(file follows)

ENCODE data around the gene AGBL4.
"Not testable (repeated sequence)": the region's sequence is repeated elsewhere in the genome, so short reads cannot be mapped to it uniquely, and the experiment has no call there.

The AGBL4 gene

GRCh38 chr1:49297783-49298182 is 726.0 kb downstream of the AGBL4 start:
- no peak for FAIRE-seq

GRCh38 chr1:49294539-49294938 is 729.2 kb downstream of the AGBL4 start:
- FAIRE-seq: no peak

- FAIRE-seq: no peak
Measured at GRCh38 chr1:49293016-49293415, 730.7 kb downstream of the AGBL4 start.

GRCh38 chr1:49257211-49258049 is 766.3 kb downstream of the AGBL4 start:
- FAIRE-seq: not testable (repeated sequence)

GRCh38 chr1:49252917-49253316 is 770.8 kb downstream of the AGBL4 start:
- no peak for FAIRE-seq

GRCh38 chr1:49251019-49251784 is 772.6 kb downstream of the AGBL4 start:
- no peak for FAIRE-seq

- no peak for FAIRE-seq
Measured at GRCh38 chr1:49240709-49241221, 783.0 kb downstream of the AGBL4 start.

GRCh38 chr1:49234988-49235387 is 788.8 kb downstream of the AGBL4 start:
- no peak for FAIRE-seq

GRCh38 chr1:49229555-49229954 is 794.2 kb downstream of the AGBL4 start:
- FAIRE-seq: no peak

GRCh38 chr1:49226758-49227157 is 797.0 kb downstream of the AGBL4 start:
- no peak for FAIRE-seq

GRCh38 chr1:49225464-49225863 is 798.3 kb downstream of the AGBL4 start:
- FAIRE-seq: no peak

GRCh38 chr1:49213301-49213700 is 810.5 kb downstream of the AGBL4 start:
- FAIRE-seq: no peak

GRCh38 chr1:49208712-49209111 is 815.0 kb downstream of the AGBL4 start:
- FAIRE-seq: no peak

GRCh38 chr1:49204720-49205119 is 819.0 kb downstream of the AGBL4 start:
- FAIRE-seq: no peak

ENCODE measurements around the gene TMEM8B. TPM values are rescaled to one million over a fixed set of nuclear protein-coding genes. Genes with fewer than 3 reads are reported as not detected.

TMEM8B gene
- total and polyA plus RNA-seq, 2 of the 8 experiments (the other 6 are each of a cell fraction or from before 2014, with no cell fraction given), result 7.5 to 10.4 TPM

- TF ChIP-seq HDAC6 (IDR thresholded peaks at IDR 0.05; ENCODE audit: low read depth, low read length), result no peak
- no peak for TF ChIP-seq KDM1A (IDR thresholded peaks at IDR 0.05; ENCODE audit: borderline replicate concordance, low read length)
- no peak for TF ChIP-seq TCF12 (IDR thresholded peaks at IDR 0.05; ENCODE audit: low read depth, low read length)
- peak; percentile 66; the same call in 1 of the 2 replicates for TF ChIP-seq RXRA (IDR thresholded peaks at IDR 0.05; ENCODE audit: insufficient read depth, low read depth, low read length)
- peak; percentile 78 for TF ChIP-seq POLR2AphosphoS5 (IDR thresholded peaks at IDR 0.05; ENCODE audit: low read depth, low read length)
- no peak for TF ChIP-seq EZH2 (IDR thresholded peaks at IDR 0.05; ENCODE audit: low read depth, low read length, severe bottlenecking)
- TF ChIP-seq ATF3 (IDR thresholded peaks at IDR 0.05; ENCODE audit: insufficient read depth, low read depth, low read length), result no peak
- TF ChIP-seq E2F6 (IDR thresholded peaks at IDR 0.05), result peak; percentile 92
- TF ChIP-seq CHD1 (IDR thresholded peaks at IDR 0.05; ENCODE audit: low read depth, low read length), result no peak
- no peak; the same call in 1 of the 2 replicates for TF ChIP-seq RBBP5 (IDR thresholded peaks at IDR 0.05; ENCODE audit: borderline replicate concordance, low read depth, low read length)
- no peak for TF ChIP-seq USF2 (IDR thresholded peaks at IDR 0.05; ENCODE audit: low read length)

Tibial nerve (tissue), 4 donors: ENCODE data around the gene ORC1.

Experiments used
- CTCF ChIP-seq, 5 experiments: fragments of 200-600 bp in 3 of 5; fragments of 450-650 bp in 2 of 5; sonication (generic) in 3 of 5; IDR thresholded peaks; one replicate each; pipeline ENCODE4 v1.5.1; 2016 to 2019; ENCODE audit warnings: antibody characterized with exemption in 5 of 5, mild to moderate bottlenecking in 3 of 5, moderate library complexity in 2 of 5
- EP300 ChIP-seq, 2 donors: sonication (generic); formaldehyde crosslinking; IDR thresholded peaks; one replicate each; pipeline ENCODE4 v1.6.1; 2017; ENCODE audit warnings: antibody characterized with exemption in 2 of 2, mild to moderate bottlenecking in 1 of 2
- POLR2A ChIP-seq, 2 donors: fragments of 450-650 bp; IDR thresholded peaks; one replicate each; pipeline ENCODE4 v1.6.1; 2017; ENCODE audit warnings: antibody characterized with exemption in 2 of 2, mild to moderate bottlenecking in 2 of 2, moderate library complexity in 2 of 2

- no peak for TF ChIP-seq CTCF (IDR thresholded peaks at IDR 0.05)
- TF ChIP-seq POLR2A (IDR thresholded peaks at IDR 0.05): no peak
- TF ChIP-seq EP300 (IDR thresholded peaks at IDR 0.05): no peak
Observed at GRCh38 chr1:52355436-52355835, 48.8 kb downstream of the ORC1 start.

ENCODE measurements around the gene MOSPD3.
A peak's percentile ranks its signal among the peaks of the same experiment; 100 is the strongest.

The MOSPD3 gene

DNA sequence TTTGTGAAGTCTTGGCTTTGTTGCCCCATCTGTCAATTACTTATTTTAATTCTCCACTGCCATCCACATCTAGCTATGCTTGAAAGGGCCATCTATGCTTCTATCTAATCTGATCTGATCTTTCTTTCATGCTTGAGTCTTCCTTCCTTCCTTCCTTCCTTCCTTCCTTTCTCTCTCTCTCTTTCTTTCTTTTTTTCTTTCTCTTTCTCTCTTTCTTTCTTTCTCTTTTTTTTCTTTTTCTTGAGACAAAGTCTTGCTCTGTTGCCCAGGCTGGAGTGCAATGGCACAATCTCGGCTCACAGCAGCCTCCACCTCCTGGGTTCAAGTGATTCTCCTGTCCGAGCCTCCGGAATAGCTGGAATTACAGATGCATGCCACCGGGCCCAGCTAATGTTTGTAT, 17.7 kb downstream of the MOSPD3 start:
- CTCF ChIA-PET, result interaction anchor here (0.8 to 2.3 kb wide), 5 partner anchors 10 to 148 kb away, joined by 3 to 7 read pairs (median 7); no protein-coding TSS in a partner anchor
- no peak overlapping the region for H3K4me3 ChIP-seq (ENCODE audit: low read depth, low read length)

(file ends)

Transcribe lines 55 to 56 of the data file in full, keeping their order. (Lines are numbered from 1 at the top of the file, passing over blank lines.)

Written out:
ENCODE measurements around the gene MOSPD3.
A peak's percentile ranks its signal among the peaks of the same experiment; 100 is the strongest.